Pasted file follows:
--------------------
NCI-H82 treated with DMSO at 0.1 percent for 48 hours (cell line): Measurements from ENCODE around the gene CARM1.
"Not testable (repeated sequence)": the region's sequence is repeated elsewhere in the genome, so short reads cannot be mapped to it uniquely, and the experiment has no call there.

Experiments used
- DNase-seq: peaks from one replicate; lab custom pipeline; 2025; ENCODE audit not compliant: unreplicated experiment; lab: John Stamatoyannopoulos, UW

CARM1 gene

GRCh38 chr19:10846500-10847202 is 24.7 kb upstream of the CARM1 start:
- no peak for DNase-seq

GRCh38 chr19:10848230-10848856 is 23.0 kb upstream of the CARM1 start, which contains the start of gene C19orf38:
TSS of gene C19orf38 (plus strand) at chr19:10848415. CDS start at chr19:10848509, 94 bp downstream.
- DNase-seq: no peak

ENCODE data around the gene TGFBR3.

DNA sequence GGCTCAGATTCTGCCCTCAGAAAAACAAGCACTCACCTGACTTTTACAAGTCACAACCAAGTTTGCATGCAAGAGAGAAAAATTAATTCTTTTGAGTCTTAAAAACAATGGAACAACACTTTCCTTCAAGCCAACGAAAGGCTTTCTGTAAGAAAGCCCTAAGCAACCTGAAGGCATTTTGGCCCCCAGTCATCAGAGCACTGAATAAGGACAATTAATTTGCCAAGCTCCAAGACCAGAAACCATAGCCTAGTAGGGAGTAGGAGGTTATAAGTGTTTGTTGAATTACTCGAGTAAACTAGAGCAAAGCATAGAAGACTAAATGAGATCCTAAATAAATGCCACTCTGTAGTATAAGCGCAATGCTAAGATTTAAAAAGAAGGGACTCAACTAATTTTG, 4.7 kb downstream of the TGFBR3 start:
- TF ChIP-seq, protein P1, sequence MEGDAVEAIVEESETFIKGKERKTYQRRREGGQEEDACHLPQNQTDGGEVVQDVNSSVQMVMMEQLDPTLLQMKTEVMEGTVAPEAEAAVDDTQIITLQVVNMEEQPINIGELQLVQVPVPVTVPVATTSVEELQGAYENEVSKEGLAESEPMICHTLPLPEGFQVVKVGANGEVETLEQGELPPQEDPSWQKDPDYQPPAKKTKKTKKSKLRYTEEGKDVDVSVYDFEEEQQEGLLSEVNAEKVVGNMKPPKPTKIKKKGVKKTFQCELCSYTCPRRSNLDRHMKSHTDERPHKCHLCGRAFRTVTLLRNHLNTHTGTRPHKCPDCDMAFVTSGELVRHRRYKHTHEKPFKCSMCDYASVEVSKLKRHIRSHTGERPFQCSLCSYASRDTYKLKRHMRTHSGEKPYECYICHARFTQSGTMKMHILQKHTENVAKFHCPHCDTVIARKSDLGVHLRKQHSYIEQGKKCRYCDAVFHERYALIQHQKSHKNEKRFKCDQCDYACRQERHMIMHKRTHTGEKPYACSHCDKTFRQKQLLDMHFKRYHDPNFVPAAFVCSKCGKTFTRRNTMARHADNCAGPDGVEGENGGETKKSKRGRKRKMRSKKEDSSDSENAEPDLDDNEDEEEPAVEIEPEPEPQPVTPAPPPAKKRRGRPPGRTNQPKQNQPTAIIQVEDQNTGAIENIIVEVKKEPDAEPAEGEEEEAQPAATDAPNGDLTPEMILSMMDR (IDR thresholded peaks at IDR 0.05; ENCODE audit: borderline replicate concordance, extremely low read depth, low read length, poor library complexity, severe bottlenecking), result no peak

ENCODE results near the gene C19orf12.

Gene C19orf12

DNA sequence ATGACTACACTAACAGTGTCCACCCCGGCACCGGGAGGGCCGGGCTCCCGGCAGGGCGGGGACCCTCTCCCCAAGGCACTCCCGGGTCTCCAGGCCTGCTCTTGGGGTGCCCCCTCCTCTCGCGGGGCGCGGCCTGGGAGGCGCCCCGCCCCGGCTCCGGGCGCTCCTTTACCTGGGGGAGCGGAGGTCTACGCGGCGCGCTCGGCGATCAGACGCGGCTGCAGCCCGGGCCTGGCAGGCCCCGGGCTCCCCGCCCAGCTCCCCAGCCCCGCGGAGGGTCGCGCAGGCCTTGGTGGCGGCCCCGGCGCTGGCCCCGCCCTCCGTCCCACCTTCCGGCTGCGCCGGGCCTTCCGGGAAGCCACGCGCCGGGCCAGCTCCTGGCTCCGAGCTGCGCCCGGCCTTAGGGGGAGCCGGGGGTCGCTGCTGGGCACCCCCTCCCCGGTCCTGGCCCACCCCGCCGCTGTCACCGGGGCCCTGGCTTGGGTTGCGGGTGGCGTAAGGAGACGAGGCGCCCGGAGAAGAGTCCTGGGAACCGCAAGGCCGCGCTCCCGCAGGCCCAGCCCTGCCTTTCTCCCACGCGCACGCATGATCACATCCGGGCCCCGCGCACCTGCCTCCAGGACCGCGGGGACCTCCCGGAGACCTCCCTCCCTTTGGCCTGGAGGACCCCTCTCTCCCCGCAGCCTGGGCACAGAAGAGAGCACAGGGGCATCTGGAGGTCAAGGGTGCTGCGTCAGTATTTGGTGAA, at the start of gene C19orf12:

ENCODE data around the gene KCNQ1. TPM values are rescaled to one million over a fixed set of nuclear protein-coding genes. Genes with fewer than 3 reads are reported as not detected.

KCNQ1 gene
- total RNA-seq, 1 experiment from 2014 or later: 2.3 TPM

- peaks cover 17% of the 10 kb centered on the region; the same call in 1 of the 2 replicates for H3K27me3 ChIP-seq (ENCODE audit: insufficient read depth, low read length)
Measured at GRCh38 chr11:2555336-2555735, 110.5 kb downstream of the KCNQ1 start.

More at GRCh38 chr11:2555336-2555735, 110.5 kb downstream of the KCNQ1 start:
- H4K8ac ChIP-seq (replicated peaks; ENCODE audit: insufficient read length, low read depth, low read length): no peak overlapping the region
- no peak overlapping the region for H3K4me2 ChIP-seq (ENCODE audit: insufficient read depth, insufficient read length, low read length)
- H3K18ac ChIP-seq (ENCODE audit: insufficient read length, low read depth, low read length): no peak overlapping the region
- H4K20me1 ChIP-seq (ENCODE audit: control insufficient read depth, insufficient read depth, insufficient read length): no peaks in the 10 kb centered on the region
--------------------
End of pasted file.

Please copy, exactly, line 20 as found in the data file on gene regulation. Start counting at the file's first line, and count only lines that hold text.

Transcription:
- peaks cover 17% of the 10 kb centered on the region; the same call in 1 of the 2 replicates for H3K27me3 ChIP-seq (ENCODE audit: insufficient read depth, low read length)